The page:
Their study explains the origin of these clouds for the first time.
Swinburne University PhD student Alyson Ford (now at the University of Michigan) and her supervisors; Dr Naomi McClure-Griffiths (CSIRO Astronomy and Space Science) and Felix Lockman (US National Radio Astronomy Observatory), have made the first detailed observations of ‘halo’ gas clouds in our Galaxy.
Just as Earth has an atmosphere, the main starry disk of our Galaxy is surrounded by a thinner halo of stars, gas and ‘dark matter’.
The halo clouds skim the surface of our Galaxy, sitting 400 to 10 000 light-years outside the Galactic disk. They are big: an average-sized cloud contains hydrogen gas 700 times the mass of the Sun and is about 200 light-years across.
“We’re studying the clouds to understand what role they play in recycling material between the disk and halo,” Dr McClure-Griffiths said.
“The clouds can fall back down into the main body of the Galaxy, returning gas to it.”
The researchers studied about 650 clouds and found striking differences between them in different areas of the Galaxy. One part of the Galaxy had three times as many clouds as another next to it, and the clouds were twice as thick.
The region with lots of thick clouds is where lots of stars form, while the region with fewer clouds also forms fewer stars."We’re studying the clouds to understand what role they play in recycling material between the disk and halo,"
Dr McClure-Griffiths said.But the halo clouds aren’t found exactly where stars are forming right now. Instead, they seem to be linked to earlier star formation.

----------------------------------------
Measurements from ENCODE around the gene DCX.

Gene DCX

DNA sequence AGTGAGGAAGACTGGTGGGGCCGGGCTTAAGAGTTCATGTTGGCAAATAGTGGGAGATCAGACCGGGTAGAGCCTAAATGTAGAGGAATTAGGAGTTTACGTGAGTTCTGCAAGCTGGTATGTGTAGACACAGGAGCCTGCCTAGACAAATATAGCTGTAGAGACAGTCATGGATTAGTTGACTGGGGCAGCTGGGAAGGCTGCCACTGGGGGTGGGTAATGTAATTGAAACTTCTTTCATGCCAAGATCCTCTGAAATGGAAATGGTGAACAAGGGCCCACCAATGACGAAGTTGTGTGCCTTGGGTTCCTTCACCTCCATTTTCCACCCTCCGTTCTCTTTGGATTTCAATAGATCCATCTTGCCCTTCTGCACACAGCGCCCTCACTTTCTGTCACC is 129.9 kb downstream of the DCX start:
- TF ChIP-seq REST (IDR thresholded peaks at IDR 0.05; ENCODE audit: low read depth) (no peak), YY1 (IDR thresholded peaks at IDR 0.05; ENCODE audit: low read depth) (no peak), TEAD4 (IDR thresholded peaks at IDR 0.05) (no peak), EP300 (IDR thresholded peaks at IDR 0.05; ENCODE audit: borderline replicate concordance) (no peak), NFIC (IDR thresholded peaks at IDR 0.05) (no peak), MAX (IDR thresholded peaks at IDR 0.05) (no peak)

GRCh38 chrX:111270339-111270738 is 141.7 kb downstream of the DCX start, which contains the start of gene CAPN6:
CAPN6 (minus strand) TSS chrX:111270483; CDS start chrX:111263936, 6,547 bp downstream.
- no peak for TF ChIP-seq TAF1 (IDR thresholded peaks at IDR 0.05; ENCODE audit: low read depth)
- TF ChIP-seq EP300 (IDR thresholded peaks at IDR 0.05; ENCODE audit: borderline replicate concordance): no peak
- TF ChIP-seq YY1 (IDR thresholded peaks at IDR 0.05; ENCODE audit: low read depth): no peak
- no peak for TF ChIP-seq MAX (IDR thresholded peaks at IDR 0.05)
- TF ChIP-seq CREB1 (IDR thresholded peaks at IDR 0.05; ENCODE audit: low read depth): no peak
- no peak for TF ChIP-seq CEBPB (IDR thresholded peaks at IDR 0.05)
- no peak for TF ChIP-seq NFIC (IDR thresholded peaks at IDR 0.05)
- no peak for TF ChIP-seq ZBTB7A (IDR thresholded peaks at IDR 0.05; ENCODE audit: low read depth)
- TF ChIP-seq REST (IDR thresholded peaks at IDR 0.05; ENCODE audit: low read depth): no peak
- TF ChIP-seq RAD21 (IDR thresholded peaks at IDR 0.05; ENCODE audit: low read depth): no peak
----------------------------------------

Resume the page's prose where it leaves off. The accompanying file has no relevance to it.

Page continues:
Massive stars grow old quickly. After a few million years they shed material into space as a ’wind‘ and then explode.
This violence creates bubbles in the gas in space, like the holes in a Swiss cheese.
“Stellar winds and explosions sweep up gas from the Galactic disk into the lower halo.
“We’ve found this churned-up gas is ‘spritzing’ the surface of the Galactic disk in the form of halo clouds.”
A star-forming region is active for less than a million years, but a super-bubble in the Galaxy takes 20 or 30 million years to form.
“Just as yeast takes a while to make wine bubbly, stars take a while to make the Galaxy bubbly,” Dr McClure-Griffiths said.
The halo clouds are distinct from a larger population of ‘high-velocity clouds’ that also sail outside the galaxy. The halo clouds move in tandem with the rotating Galaxy, while the high-velocity clouds scud along much faster.
This study is the first to accurately locate the halo clouds in relation to the main body of the Galaxy. Its findings were presented overnight at a news conference at a meeting of the American Astronomical Society in Miami, Florida.
Media please note:
Dr McClure-Griffiths will be available to respond directly to media enquiries from 7 am to 8:20 am. To organise interviews with Dr McClure-Griffiths after 8:20 am, contact Ms Helen Sim.
Helen Sim | EurekAlert!
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